Date of Award

Spring 1-1-2012

Document Type

Dissertation

Degree Name

Doctor of Philosophy (PhD)

Department

Computer Science

First Advisor

Jane Mulligan

Second Advisor

Henry M. Tufo

Third Advisor

Roger A.(Buzz) King

Fourth Advisor

Nikolaus J. Correll

Fifth Advisor

Min-Hyung Choi

Abstract

Digital camera and smartphone technologies have made high quality images and video pervasive and abundant. Combining or stitching collections of images from a variety of viewpoints into an extended panoramic image is a common and popular function for such devices. Extending this functionality to video however, poses many new challenges due to the demand for both spatial and temporal continuity. Multi-view video stitching (also called panoramic video stitching) is an emerging, common research area in computer vision, image/video processing and computer graphics and has wide applications in virtual reality, virtual tourism, surveillance, and human computer interaction. In this thesis, I will explore the technical and practical problems in the complete process of stitching a high-resolution multiview video into a high-resolution panoramic video. The challenges addressed include video stabilization, efficient multi-view video alignment and panoramic video stitching, color correction, and blurred frame detection and repair.

Specifically, I propose a continuity aware Kalman filtering scheme for rotation angles for video stabilization and jitter removal. For efficient stitching of long, high-resolution panoramic videos, I propose constrained and multigrid SIFT matching schemes, concatenated image projection and warping and min-space feathering. These three approaches together can greatly reduce the computational time and memory requirement in panoramic video stitching, which makes it feasible to stitch high-resolution (e.g., 1920x1080 pixels) and long panoramic video sequences using standard workstations.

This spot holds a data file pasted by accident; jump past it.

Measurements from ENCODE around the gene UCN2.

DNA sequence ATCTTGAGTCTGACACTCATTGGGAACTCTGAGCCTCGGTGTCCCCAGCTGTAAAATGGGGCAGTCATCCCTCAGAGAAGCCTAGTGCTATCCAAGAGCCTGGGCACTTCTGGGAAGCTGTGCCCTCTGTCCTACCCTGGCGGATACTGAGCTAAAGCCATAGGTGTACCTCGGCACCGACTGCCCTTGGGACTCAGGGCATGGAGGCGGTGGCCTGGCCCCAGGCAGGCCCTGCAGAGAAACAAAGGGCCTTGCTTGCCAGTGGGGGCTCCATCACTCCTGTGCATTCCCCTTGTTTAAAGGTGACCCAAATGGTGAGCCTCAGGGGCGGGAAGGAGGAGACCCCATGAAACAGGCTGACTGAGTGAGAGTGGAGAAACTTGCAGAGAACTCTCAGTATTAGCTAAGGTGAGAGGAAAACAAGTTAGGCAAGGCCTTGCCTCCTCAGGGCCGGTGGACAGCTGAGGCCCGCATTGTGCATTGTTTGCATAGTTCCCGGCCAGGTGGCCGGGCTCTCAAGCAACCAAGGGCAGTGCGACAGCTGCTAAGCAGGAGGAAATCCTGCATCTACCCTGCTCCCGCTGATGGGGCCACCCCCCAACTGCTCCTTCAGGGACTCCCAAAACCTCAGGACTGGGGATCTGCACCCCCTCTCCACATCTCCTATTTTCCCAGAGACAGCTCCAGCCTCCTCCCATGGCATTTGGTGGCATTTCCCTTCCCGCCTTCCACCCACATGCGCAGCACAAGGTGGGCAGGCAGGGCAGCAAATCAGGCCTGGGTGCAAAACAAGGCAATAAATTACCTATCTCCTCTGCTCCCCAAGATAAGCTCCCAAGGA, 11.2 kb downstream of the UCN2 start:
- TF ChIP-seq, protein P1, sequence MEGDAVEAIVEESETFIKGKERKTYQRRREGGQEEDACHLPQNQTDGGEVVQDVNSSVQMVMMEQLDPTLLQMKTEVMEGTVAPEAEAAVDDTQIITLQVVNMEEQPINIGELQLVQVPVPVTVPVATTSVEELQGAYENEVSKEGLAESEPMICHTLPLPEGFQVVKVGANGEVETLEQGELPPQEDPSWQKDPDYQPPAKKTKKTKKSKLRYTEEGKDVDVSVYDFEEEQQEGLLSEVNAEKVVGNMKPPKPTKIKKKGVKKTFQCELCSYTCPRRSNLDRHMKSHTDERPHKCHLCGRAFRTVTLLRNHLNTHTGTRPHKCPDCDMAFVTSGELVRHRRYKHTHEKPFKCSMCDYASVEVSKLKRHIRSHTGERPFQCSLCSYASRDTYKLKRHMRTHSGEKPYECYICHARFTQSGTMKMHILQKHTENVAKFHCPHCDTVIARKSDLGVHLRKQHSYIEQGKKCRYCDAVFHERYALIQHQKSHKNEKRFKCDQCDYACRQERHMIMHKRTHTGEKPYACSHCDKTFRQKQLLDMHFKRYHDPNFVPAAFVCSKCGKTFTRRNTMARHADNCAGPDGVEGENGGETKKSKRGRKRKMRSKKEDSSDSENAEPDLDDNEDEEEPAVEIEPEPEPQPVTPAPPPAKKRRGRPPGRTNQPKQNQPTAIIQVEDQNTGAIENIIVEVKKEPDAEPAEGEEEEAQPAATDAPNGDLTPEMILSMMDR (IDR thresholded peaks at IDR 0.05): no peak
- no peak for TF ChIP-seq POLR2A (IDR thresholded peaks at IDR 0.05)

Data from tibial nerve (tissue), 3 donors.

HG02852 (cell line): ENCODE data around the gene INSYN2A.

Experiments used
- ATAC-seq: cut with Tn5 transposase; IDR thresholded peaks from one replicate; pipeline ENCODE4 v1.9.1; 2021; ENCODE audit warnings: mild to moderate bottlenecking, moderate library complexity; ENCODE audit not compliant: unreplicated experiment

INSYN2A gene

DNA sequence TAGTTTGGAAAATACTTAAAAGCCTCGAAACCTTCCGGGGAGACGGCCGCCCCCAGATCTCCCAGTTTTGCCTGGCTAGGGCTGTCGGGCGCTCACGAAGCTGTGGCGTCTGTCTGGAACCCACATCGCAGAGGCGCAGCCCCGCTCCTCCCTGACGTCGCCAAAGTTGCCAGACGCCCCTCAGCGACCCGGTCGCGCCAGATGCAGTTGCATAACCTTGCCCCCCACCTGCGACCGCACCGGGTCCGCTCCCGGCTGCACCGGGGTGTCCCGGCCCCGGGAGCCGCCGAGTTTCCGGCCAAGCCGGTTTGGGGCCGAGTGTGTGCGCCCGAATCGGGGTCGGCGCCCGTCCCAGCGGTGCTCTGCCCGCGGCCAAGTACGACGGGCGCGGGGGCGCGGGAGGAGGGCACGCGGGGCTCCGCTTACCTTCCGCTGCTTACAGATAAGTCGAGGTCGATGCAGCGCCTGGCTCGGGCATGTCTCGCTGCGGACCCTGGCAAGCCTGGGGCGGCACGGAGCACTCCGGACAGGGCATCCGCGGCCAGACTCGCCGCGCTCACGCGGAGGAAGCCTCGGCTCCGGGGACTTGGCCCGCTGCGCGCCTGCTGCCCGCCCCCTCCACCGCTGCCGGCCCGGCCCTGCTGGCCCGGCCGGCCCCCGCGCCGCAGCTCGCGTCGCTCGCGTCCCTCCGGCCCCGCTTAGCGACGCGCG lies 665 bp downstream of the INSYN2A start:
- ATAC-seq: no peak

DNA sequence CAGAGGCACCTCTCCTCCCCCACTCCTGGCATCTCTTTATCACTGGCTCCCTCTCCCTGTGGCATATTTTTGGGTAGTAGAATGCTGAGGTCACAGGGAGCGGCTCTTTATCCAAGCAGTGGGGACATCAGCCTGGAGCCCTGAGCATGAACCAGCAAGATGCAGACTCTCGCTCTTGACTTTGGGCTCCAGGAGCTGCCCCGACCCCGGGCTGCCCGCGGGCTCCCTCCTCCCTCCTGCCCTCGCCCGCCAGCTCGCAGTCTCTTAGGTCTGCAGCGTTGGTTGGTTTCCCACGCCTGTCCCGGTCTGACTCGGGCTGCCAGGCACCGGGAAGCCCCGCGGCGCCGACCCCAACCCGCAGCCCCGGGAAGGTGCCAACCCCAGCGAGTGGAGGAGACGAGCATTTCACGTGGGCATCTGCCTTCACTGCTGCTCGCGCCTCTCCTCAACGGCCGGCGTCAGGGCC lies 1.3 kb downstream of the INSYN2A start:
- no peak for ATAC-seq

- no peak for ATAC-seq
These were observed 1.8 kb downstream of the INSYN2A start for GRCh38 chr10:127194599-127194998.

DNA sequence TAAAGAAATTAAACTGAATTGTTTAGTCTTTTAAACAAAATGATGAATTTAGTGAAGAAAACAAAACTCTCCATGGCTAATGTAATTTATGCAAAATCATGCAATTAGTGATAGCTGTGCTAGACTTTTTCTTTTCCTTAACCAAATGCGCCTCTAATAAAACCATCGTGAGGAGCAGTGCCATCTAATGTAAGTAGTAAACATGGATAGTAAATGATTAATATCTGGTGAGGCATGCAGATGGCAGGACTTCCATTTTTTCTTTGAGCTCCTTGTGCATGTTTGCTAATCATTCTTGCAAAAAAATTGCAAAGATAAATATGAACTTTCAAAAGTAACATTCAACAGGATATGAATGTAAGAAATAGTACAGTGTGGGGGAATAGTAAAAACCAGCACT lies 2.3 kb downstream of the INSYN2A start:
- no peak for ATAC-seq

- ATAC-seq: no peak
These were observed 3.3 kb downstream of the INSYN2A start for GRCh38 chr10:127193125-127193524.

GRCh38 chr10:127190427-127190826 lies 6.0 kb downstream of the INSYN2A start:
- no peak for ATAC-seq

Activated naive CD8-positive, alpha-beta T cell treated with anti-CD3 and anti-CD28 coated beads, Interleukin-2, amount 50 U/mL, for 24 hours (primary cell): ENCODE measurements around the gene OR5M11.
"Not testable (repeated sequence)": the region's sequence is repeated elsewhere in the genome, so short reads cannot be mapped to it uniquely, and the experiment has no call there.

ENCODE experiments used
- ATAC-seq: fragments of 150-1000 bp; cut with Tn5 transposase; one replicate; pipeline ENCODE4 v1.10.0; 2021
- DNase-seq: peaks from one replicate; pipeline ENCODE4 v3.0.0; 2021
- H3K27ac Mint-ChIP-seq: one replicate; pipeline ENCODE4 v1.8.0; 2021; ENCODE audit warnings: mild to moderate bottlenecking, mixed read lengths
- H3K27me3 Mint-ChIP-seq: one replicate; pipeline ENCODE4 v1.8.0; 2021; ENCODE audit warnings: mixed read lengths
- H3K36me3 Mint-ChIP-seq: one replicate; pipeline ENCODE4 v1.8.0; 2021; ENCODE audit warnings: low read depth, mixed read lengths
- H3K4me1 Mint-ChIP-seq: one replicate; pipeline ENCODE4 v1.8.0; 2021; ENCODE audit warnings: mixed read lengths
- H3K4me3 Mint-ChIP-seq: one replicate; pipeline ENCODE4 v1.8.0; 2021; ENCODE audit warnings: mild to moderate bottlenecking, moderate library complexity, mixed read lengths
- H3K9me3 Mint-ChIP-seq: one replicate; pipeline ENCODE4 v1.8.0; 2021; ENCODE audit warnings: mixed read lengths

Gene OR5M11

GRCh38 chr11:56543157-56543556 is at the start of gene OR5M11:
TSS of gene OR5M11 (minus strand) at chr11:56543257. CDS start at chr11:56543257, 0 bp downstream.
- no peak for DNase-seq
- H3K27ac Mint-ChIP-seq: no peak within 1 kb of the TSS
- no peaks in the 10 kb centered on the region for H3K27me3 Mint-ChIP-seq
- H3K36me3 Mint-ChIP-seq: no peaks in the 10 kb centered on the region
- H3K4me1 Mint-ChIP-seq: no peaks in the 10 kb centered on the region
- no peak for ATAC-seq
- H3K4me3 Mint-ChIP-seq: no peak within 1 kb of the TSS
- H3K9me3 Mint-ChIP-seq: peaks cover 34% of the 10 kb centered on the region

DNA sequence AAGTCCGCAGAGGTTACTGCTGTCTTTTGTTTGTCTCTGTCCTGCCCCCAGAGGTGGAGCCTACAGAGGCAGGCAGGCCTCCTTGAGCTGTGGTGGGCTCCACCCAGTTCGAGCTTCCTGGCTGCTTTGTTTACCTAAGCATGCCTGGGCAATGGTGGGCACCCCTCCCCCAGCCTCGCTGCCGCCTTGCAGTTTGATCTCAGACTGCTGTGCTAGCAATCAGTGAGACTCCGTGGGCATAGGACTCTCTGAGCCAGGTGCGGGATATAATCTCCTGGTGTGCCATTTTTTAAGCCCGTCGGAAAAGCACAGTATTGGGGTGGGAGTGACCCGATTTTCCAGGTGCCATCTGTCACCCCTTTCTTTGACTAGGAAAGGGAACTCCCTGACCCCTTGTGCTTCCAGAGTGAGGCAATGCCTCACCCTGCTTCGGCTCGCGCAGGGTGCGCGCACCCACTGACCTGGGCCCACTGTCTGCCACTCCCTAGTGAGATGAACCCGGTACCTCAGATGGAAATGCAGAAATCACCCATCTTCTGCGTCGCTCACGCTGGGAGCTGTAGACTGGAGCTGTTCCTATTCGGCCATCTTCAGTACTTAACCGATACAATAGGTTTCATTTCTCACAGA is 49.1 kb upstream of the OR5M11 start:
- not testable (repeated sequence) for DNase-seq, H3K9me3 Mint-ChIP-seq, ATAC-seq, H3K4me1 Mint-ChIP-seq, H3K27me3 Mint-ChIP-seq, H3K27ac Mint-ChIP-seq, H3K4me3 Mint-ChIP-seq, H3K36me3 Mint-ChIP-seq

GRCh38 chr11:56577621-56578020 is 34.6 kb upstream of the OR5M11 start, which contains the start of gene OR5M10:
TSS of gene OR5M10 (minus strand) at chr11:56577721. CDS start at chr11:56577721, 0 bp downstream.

Color correction is the emphasis of my research. On this topic I first performed a systematic survey and performance evaluation of nine state of the art color correction approaches in the context of two-view image stitching. My evaluation work not only gives useful insights and conclusions about the relative performance of these approaches, but also points out the remaining challenges and possible directions for future color correction research. Based on the conclusions from this evaluation work, I proposed a hybrid and scalable color correction approach for general n-view image stitching, and designed a two-view video color correction approach for panoramic video stitching.

For blurred frame detection and repair, I have completed preliminary work on image partial blur detection and classification, in which I proposed a SVM-based blur block classifier using improved and new local blur features. Then, based on partial blur classification results, I designed a statistical thresholding scheme for blurred frame identification. For the detected blurred frames, I repaired them using polynomial data fitting from neighboring unblurred frames.

Many of the techniques and ideas in this thesis are novel and general solutions to the technical or practical problems in panoramic video stitching. At the end of this thesis, I conclude the contributions made by this thesis to the research and popularization of panoramic video stitching, and describe those open research issues.

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